You never know how church can surprise you. Our church, for example, has a tradition of arranging small dinner groups for parishioners to meet informally and socialize. Usually, these are called “foyer groups,” and in them, we get to meet, chat and eat. When I’m involved, inevitably the talk rolls around to motorcycling, which isn’t usually all that popular with my tablemates. But last weekend, I was very surprised when the young man seated next to me—I’ll call him Martin—told me that, though he doesn’t ride himself, nor does his wife, he chooses his doctors based on whether or not they ride motorcycles.
Insert raised-eyebrow expression here.
Turns out, Martin road-tests his doctors, interviewing them rather than the other way around, to see if they’re the kinds of people he wants looking after his family’s health. The idea came to him, he says, in college. After he’d gotten “the last of all those degrees,” as he puts it (Martin is one of those guys who, well, runs things), he decided that he’d had it with those arrogant physicians who barely look at you when they finally get around to seeing you. Because he’s lucky enough to have a very good health plan, he can be choosy, so he used the motorcycle question to settle the matter of whether he should even continue to interview a prospective doc.
Being unable to pursue this sorting process myself, I was intrigued as to how successful it was for Martin. Even though he’s only just moved with his family from points far east of California, he says emphatically that it works every time. So far, wherever he’s lived, he’s always found a physician who rides, and who has been terrific for his family.
Thinking about docs I’ve known who ride, a couple came quickly to mind: Dr. David Duffy, a fellow member of the Over the Hill Gang and world-renowned dermatologist in Torrance, California, and my longtime riding partner, Dr. Shreve “Mac” Archer, of Pebble Beach, who would seize any excuse to call me up when I lived in Pacific Grove and head down the wonderful twisties of the Pacific Coast Highway at dawn, when nobody else was out on the roads. Mac was a pediatrician, champion motorcycle and car racer, an inventor of important car and motorcycle safety devices and also of a better military pilot’s helmet. He died in 2007, only 58 years old, of complications from the treatment of his leukemia. David and Mac seem to me to exemplify the zest for life that characterizes motorcycling, and also the dedicated physician’s concern for life that is the core of any doctor who is in it for more than the money.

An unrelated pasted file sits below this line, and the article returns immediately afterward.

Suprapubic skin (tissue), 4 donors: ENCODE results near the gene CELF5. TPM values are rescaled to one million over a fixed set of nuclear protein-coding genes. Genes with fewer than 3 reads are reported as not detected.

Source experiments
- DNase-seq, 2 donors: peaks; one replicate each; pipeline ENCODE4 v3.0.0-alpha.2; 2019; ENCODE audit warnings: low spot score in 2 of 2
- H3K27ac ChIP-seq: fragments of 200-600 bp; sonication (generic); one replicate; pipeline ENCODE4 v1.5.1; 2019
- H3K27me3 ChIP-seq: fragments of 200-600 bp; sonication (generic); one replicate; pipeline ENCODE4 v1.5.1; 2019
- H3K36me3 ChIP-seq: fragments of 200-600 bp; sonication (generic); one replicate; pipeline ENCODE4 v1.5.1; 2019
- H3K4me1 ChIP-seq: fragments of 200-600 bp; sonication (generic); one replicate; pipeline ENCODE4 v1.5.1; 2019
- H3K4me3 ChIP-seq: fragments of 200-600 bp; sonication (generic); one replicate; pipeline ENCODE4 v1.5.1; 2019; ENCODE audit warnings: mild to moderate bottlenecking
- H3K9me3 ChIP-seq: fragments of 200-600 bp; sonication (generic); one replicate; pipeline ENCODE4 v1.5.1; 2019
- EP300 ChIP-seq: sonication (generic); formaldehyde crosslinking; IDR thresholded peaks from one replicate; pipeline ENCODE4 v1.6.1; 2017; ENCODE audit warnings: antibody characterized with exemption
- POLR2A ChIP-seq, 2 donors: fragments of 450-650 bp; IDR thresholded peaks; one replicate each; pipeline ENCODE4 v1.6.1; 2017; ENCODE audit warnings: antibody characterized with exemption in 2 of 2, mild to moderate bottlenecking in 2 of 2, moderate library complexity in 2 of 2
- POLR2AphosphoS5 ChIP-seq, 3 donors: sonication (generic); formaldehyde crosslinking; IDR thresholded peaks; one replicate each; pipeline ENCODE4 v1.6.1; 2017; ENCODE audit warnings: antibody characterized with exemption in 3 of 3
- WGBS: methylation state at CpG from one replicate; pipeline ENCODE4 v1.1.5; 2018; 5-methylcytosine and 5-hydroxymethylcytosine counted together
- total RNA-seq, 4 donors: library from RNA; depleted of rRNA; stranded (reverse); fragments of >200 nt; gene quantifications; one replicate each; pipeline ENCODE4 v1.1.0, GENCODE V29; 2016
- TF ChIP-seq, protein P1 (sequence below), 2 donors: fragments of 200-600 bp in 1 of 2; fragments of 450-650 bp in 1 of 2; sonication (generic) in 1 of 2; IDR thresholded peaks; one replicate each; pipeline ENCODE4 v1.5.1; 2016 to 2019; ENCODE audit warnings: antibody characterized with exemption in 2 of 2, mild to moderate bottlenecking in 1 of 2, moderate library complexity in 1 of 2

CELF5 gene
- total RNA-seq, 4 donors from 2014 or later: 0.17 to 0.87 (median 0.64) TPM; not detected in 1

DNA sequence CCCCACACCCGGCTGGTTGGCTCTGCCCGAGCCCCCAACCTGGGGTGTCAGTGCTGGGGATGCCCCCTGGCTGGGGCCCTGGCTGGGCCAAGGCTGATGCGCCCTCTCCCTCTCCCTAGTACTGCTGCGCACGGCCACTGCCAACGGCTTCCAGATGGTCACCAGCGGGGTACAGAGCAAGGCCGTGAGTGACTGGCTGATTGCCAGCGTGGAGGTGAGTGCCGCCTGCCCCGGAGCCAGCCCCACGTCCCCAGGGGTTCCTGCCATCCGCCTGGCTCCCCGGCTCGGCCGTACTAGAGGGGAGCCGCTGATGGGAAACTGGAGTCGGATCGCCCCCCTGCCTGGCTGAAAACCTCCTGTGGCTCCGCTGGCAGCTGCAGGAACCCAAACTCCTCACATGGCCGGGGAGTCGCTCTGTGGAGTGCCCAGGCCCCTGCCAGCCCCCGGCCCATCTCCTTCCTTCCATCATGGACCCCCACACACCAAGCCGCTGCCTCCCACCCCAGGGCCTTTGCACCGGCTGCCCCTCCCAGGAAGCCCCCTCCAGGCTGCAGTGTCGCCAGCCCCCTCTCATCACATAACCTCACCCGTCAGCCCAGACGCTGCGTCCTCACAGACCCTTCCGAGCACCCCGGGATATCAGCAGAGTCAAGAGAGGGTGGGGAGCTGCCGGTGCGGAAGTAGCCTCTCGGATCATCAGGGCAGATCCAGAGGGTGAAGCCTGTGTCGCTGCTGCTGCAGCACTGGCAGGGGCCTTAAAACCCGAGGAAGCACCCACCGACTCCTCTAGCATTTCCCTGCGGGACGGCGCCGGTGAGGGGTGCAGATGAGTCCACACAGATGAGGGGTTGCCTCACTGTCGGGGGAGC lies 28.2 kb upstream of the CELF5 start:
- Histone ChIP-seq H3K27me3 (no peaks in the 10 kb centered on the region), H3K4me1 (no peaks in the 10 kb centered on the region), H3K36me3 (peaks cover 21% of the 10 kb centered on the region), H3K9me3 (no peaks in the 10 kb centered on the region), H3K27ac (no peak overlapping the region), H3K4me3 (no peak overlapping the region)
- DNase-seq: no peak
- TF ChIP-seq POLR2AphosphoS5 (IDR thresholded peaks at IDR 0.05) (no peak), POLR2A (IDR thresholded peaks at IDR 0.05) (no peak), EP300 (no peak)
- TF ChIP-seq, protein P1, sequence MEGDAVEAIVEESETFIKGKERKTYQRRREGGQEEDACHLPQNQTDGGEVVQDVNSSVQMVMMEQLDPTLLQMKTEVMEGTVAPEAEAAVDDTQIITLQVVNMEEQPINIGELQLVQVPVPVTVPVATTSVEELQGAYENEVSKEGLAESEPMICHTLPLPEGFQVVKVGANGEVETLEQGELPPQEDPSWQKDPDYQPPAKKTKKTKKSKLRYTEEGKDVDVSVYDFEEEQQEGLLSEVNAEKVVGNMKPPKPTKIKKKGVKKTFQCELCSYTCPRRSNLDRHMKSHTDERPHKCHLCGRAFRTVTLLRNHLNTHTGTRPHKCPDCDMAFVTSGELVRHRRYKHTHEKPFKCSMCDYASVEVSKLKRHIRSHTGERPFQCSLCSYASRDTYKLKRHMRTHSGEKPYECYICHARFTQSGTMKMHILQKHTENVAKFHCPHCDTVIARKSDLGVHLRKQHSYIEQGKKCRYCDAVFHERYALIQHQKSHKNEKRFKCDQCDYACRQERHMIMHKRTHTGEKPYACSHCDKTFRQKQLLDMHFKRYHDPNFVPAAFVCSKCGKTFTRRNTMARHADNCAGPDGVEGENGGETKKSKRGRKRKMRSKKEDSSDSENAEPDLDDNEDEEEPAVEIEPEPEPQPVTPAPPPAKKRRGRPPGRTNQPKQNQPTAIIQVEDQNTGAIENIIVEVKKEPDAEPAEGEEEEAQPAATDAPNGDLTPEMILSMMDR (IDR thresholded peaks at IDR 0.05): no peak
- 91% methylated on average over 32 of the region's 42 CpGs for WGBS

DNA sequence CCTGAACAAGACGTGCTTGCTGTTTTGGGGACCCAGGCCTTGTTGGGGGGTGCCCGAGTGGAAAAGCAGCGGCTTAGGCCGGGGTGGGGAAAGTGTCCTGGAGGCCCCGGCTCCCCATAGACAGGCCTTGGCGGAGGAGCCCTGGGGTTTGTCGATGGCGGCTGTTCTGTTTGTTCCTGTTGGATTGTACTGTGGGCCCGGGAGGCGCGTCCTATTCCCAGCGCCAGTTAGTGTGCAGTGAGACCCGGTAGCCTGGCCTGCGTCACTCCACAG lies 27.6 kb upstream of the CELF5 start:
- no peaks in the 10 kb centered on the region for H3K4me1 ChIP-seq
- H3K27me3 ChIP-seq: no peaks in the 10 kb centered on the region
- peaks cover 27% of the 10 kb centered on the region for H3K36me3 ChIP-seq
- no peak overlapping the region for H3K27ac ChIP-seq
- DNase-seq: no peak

Despite the legions of medical people who say they despise motorcycling—and we’ve all encountered them, all too often in emergency rooms—there are a lot more riding and racing docs out there than most of us know, as my dining companion’s seemingly infallible test for finding the right physician makes clear. Just to get a hint of how many there might actually be, have a look at the Motorcycling Doctors Association and the Quick Quacks Motorcycle Club in Britain. Granted, those outfits aren’t exactly up there in membership numbers with the Harley Owners Group, but it figures that most docs who ride might not want to make a big deal out of it at work, where coming out of the closet as a rider presumably isn’t exactly career-enhancing, despite the TV series “House.” Though Dr. Gregory House rides a 2005 Honda CBR1000RR Repsol Replica to work and everywhere else wearing his Vanson Model B leather jacket, he hasn’t exactly got the ideal bedside manner.
Which, come to think of it, is yet another recommendation for using my dining companion’s technique for finding the best docs. Because, based on far too much recent experience of it, I suspect that too much sugar-sweetness in a bedside manner belies not so much true concern for a patient’s state of mind as success in faking sincerity—and as humorists like Groucho Marx and George Burns reminded us, “If you can fake sincerity, you’ve got it made.”